“ As one is always pretty certain to with the prosecution. This order had

7

been given too publicly to allow the gen- | and, as we were both accused of the same tlemen of the court to ignore it, and, as crime, the provost had been obliged to put the Chevalier de Rieux was a man of him also into one of the very worst dunquality, they were obliged to interfere in geons, for fear of letting it be known that his behalf for fear of giving offence to so he had acted against me only through powerful a family as his. They therefore revenge. This chevalier was very litile went in search of the provost, who told better than his elder brother, who was them that he should be only too delighted well known in Paris as a thoroughly licen. to oblige them, provided it could be done tious fellow, and, like him, had his soul without my obtaining a like benefit; that blackened with innumerable crimes; thus our affair being the same it would be he thought that God had made him fall necessary that those whom we had said into this disaster in order to punish him had been with us should submit them- for his faults. Resembling then those selves to be examined, which had not people who make a thousand good resolubeen done as yet on account of their high tions when they see themselves on the rank, and that they must allege that it was point of being shipwrecked, he made a 1, who had not only first proposed to go vow entirely to change his life if he should upon the Pont Neuf, but who had ac- only be able to get out of prison; but he tually committed the offences laid to their very soon forgot all about his good resocharge. These gentlemen accepted the lutions, and recommenced his old courses, task, and I found myself all of a sudden until, having now run through everything charged with a thousand things of which that he had, he was obliged to come into I had never even dreamed. I was thus S. Sulpice for the bare means of subsistupon the point of becoming the victim of ence. This life, however, was incompati. the provost, and I should undoubtedly ble with his inclinations, and he very soon have become his victim if God had not quitted the cassock and cotta, and lived sent me help from a quarter where I least for several more years in the world, but, expected it. There came one day into having got into some more rather serious my cell, with her husband, the wife of one scrapes, he embraced for the second time of the gaolers, and she, taking compassion the ecclesiastical profession, and, fearing on me, regarded me with a more pitiable human justice quite as much as divine, manner than any one had done for a long he became a priest, and is now curé of a time. She did not dare to say a word to parish in Normandy, where, however, not me in presence of her husband, but com- very much good is said of him even now." ing a second time she found the oppor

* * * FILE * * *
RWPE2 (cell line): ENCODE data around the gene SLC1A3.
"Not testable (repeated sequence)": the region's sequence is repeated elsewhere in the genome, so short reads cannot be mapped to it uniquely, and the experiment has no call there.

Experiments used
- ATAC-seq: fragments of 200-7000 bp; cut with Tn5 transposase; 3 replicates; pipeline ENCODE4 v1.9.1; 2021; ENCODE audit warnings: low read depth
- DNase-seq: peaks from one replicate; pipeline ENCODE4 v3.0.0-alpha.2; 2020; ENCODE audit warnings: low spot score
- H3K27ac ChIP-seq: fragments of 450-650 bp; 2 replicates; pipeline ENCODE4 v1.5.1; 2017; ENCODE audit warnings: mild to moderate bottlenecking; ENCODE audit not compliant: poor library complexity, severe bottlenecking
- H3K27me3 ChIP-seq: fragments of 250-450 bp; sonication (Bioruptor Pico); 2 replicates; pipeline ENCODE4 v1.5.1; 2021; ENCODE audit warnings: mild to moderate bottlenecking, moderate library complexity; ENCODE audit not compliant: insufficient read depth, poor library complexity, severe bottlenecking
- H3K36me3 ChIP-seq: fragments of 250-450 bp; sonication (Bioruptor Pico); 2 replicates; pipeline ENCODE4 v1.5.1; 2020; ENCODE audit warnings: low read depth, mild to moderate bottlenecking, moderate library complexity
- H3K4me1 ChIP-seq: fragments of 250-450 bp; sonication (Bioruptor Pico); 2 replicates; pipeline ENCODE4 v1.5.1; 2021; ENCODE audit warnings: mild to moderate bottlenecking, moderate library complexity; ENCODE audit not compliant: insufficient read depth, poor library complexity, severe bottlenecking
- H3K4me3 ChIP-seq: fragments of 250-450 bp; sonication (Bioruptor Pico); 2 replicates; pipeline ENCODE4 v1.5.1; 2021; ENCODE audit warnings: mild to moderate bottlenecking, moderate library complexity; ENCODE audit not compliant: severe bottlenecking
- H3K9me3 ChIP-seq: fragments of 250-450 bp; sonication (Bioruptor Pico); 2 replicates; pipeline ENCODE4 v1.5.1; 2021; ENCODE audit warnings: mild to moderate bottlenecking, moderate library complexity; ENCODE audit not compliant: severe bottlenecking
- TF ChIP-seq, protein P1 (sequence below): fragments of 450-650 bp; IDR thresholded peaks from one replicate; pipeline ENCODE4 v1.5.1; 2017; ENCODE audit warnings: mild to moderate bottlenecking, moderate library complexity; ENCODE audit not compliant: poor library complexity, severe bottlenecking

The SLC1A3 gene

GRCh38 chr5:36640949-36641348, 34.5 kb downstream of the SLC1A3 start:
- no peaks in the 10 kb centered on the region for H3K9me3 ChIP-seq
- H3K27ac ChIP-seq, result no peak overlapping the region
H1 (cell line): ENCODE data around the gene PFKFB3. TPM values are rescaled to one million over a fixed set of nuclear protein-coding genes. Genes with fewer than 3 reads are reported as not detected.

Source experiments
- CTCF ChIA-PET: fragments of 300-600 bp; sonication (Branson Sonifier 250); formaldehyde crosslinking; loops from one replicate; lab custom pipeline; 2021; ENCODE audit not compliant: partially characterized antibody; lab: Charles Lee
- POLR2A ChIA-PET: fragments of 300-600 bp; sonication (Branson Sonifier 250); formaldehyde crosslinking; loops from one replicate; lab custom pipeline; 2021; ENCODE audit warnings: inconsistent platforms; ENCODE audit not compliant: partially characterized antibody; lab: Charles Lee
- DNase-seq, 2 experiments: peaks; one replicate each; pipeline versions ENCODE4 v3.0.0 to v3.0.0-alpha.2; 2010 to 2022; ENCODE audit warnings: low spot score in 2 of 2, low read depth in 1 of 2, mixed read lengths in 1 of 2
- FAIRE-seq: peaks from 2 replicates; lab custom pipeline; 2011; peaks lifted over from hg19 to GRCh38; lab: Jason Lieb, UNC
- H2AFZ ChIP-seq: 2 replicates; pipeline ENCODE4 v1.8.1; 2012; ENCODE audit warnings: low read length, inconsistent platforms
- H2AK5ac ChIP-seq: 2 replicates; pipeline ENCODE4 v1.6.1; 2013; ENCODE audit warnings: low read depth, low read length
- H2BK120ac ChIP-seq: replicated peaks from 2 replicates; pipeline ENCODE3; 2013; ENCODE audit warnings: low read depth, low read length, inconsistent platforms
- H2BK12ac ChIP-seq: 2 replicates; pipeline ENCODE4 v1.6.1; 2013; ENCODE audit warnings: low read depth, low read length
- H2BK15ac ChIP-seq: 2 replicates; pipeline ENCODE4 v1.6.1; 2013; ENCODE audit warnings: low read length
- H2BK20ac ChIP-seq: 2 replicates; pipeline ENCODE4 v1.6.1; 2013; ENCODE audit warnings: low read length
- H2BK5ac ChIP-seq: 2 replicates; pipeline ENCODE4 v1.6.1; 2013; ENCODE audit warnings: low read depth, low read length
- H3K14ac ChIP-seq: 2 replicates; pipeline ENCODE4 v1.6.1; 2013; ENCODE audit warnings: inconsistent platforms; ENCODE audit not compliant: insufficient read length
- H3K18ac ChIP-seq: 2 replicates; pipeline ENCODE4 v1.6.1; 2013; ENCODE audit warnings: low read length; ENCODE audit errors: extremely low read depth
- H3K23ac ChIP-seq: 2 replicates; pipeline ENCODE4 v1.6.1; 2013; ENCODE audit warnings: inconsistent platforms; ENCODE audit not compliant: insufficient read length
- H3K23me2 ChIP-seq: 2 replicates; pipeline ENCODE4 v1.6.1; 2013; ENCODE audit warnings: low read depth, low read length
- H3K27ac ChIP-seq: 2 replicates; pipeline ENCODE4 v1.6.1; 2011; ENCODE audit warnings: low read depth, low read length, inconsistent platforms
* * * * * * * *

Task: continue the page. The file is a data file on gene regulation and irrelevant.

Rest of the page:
A little farther on M. de Rochefort tunity of thrusting a little note under the gives a very graphic account of a duel. mattress of my bed, which I took out when He says: “There was at court a gentleshe was gone. It was to the effect that man of Normandy, named Breauté, brave, she pitied me, seeing that the provost was well-made, but of a presumption so exacting against me solely from motives of traordinary that it caused one to disregard private revenge, and that I was indubitably his otherwise good qualities. He had lost if I did not at once get some one of doubtless inherited this failing from the consideration to take my part; that she Marquis de Breauté, bis near relative, who would contrive to bring me pen, ink, and had such an extremely good opinion of paper, and would take care to deliver any himself that he had upon one occasion letter that I wrote. This advice could not challenged twenty-five Spaniards to fight have been more seasonable, for the pro- him, one after the other; but Grobendonc, vost had added still more to the deposi- the governor of Bois-le duc, disgusted tions than there was at first, the archers with his arrogance, told him that he would now affirming that they had found me not have quite enough to do with one only, upon the bronze horse, as they had said and, to show him that what he said was at first, but that they had taken me in the the truth, he told him to go and take very act of committing a robbery. I wrote four-and-twenty Frenchmen with him, and two letters, one to Cardinal Mazarin, and he, on his part, would send twenty-five one to M. de Marillac, the son of himn Spaniards against them. Breauté felt who had been keeper of the seals. M. de extremely annoyed at this answer, but, Marillac applied in my name to the Parle. nevertheless, having asked permission of ment, and, he having a good many relations the Prince of Orange, with whose troops and friends in the Parlement, I ultimately he was then serving, to be allowed to acobtained my liberty: